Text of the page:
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Ma is wrong on ECFA referendum in Taiwan

Ma is wrong on ECFA referendum in Taiwan

Since beginning to push for a controversial "cross-strait economic framework agreement" with the authoritarian People's Republic of China, President Ma Ying-jeou and his Chinese Nationalist Party (Kuomintang) administration have firmly and repeatedly rejected the possibility of ratification of the proposed pact by national citizen referendum.
The president and KMT government spokespersons have justified this stance on the grounds that the ECFA will "only concern economics" and not impinge on "sovereignty" and maintain that "almost no countries ratify FTAs by referendum."
However, while such agreements are normally subject to parliamentary ratification, there are important counter-examples, notably the December 1972 referendum which ratified a FTA between the Swiss confederation and the then European Economic Community.
The Swiss example is particularly salient to Taiwan's proposed ECFA with the PRC as the Swiss federal government decided to take the legally unnecessary step of submitting the pact to the Swiss people as a "mandatory referendum" precisely because it "was the first vote on European integration."
Asked about the relevance of this case to citizen calls for a referendum on the proposed ECFA in a news conference in Palau March 26, Ma said he was unaware of the 1972 Swiss referendum, but nevertheless dismissed it by saying that "Switzerland is a special country which has the most referendums to decide even the smallest matter."
Ma also stated that "a democratic society should adopt a representative system and not give over every issue to referendums to decide" and said the ECFA would be treated as a treaty and submitted to the Legislative Yuan for ratification.
With this discourse, President Ma manifested an unfortunate lack of familiarity with the Swiss political system and the theory and practice of direct democracy.
First, Switzerland does not "decide everything, big or small" by referendum but has a functioning "representative democratic system" in which direct democratic mechanisms, including mandatory and optional referendums and initiatives, complement the work of its Parliament.
Moreover, the decision by the Swiss federal government to submit the FTA signed with the EEC on July 22, 1972 for a "mandatory referendum" was not a "routine" action but constituted the conscious adoption of a "higher standard" because of the potential impact of the FTA on Switzerland's economic and political and social future.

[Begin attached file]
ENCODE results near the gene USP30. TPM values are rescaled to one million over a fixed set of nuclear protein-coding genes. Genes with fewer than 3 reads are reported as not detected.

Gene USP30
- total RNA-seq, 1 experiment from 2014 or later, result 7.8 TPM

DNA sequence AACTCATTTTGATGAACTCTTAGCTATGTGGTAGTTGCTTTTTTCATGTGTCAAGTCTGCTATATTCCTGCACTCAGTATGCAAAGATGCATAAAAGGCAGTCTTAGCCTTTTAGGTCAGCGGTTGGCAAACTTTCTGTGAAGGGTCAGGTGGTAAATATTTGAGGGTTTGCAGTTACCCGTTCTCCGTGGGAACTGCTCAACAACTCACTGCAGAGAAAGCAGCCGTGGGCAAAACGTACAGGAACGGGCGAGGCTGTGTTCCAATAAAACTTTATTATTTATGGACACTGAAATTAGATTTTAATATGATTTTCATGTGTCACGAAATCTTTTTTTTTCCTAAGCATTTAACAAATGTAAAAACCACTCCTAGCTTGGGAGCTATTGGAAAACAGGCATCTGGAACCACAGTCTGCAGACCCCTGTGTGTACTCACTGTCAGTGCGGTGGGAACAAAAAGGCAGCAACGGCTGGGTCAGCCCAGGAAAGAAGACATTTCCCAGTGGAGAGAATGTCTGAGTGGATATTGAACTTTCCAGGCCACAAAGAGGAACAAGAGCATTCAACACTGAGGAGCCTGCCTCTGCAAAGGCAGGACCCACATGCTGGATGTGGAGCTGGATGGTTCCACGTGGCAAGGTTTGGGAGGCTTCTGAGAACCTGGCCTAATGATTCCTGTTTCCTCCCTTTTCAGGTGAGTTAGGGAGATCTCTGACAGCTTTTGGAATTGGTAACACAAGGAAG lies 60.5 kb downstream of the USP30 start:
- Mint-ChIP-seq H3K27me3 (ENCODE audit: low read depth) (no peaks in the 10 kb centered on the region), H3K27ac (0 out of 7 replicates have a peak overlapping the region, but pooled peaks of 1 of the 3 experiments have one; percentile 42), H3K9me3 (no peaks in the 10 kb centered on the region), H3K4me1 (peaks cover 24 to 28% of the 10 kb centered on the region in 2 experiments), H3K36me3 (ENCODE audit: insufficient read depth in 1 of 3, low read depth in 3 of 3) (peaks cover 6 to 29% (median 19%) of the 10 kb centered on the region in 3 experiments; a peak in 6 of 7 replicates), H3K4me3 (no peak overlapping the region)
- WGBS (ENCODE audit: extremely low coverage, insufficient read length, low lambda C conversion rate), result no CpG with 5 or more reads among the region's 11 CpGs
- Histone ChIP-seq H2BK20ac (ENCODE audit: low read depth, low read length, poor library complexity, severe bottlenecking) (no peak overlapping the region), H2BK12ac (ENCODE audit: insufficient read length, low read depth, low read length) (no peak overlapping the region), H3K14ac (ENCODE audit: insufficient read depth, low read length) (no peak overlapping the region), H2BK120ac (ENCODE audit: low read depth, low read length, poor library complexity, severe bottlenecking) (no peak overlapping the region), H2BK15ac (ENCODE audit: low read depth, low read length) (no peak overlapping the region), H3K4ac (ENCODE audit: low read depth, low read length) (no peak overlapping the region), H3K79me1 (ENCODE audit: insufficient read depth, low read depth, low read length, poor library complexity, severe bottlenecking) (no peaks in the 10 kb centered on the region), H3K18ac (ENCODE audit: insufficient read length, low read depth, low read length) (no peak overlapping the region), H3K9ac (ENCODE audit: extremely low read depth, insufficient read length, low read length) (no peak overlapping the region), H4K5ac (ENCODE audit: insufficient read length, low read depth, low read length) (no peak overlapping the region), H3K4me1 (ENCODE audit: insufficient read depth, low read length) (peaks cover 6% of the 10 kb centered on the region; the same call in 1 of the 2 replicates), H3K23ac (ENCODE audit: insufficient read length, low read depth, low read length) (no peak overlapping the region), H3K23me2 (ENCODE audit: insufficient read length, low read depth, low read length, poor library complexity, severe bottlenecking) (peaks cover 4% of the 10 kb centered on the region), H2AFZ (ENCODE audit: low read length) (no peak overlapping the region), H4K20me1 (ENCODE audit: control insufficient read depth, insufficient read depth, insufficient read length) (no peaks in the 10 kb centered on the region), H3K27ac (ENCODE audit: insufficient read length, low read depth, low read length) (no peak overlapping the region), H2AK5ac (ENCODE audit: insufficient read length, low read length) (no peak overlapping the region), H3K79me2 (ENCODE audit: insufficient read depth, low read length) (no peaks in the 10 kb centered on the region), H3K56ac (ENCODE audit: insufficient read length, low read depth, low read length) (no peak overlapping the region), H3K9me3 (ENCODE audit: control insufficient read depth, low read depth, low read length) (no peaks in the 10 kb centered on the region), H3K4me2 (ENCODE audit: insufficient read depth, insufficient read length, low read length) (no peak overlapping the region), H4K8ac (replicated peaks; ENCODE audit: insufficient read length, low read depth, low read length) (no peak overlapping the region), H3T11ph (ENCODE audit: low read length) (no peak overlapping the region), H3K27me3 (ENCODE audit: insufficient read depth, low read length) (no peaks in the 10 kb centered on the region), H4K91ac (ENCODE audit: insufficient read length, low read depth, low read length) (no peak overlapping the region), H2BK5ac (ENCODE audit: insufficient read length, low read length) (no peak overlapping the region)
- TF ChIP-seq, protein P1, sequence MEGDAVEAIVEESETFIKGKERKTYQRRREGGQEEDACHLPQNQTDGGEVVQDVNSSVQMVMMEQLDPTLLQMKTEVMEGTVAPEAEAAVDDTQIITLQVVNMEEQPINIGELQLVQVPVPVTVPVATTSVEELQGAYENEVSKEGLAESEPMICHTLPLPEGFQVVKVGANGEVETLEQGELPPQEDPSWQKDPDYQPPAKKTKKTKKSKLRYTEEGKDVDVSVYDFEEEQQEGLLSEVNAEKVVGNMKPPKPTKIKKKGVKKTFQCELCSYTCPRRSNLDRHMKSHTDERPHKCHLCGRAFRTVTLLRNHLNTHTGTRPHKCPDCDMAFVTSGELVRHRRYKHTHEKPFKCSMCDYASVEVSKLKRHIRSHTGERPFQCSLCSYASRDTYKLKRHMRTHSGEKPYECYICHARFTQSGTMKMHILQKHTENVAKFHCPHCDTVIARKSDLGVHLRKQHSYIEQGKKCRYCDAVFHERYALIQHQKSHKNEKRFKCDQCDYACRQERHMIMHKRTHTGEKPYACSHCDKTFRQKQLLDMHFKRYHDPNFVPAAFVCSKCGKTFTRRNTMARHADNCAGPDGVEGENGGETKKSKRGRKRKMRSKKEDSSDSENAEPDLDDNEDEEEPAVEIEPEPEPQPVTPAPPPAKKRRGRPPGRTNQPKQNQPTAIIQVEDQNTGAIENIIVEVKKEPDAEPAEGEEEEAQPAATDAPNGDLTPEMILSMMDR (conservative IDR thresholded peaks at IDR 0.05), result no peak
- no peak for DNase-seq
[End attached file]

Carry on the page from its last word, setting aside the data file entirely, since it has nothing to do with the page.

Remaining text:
Moreover, the Dec. 3, 1972 referendum marked another break with the past as it was the first time that the Swiss government provided each and every Swiss citizen with a pamphlet outlining the issues, including the content of the FTA and detailed descriptions of arguments for and against approval, to ensure an "informed" decision by the electorate.
This confidence in the Swiss citizenry paid in a resounding 71.5 percent popular vote majority and approval by all 23 cantons.
But the salience of this case for the Taiwan - PRC "cross-strait ECFA" lies both in the principle that the people should have a say in a pact that promises to have major impacts on our economic, social and political future and the differences in the two cases.
After all, the Swiss government decided to call a ratifying referendum on an FTA with another entity with shared democratic values and a free economy that posed absolutely no "security risk" or military threat.
The people's Swiss defence
On the contrary, the PRC's authoritarian Chinese Communist Party regime does not share Taiwan's democratic values or free economic system and directly threatens our existence with the deployment of over 1,500 missiles and other offensive forces opposite our shores.
Sadly, the Ma administration has chosen to treat Taiwan's democracy as an obstacle even though the requirement for ratification by national citizen referendum would turn Taiwan's democracy and openness into a major bargaining advantage as any ECFA that did not clearly and tangibly benefit the overwhelming majority of the Taiwan people would not stand chance of passage.
However, even opinion surveys by KMT - friendly agencies show that most Taiwan voters perceive the advantage of ratification by referendum, especially given the dismal lack of public confidence in the capability of the KMT - controlled Legislative Yuan to substantively review the proposed ECFA.
A survey of 1,005 Taiwan adults conducted late last month by the TVBS cable television network found that only 35 percent approved of the ECFA with the PRC, down 11 percentage points from last October, with 32 percent opposed and 33 percent undecided.
Moreover, the TVBS survey found that 54 percent agreed that there should be a referendum before the pact is signed, compared to 48 percent in October, while only 25 percent agreed with Ma's rejection of an ECFA referendum, down 11 percentage points from October with 21 percent undecided.
If the Swiss federal government believed that it was necessary to submit the FTA with a democratic and friendly EEC for ratification by referendum to be responsible to its citizens, the argument for the use of the "Swiss defence" for the ECFA with an authoritarian and hostile PRC to be submitted for ratification by the 23 million Taiwan people is indeed "heavier than Mount Tai."


Updated : 2021-08-01 22:46 GMT+08:00